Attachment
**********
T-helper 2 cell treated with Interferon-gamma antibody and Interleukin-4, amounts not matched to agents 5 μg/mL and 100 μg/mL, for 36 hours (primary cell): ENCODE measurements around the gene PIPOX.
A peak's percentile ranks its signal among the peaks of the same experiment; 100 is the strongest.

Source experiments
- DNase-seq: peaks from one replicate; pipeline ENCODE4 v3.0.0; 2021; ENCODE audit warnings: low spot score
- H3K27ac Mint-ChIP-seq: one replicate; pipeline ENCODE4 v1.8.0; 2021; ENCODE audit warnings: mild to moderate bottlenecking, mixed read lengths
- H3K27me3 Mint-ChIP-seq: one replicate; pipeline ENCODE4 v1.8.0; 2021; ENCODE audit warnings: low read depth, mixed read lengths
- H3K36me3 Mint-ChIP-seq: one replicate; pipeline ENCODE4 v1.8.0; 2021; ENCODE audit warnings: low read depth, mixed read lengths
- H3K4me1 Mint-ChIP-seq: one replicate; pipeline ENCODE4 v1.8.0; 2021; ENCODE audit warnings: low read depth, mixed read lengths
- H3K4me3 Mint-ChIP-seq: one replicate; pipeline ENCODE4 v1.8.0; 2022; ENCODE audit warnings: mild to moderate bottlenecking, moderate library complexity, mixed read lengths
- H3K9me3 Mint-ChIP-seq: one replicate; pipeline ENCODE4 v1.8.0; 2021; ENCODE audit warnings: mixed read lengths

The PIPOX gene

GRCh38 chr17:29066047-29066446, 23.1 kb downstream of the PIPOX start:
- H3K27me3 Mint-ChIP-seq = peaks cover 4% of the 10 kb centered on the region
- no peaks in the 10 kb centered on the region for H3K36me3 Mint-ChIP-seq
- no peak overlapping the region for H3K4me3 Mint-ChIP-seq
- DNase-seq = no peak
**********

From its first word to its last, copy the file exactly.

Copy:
T-helper 2 cell treated with Interferon-gamma antibody and Interleukin-4, amounts not matched to agents 5 μg/mL and 100 μg/mL, for 36 hours (primary cell): ENCODE measurements around the gene PIPOX.
A peak's percentile ranks its signal among the peaks of the same experiment; 100 is the strongest.

Source experiments
- DNase-seq: peaks from one replicate; pipeline ENCODE4 v3.0.0; 2021; ENCODE audit warnings: low spot score
- H3K27ac Mint-ChIP-seq: one replicate; pipeline ENCODE4 v1.8.0; 2021; ENCODE audit warnings: mild to moderate bottlenecking, mixed read lengths
- H3K27me3 Mint-ChIP-seq: one replicate; pipeline ENCODE4 v1.8.0; 2021; ENCODE audit warnings: low read depth, mixed read lengths
- H3K36me3 Mint-ChIP-seq: one replicate; pipeline ENCODE4 v1.8.0; 2021; ENCODE audit warnings: low read depth, mixed read lengths
- H3K4me1 Mint-ChIP-seq: one replicate; pipeline ENCODE4 v1.8.0; 2021; ENCODE audit warnings: low read depth, mixed read lengths
- H3K4me3 Mint-ChIP-seq: one replicate; pipeline ENCODE4 v1.8.0; 2022; ENCODE audit warnings: mild to moderate bottlenecking, moderate library complexity, mixed read lengths
- H3K9me3 Mint-ChIP-seq: one replicate; pipeline ENCODE4 v1.8.0; 2021; ENCODE audit warnings: mixed read lengths

The PIPOX gene

GRCh38 chr17:29066047-29066446, 23.1 kb downstream of the PIPOX start:
- H3K27me3 Mint-ChIP-seq = peaks cover 4% of the 10 kb centered on the region
- no peaks in the 10 kb centered on the region for H3K36me3 Mint-ChIP-seq
- no peak overlapping the region for H3K4me3 Mint-ChIP-seq
- DNase-seq = no peak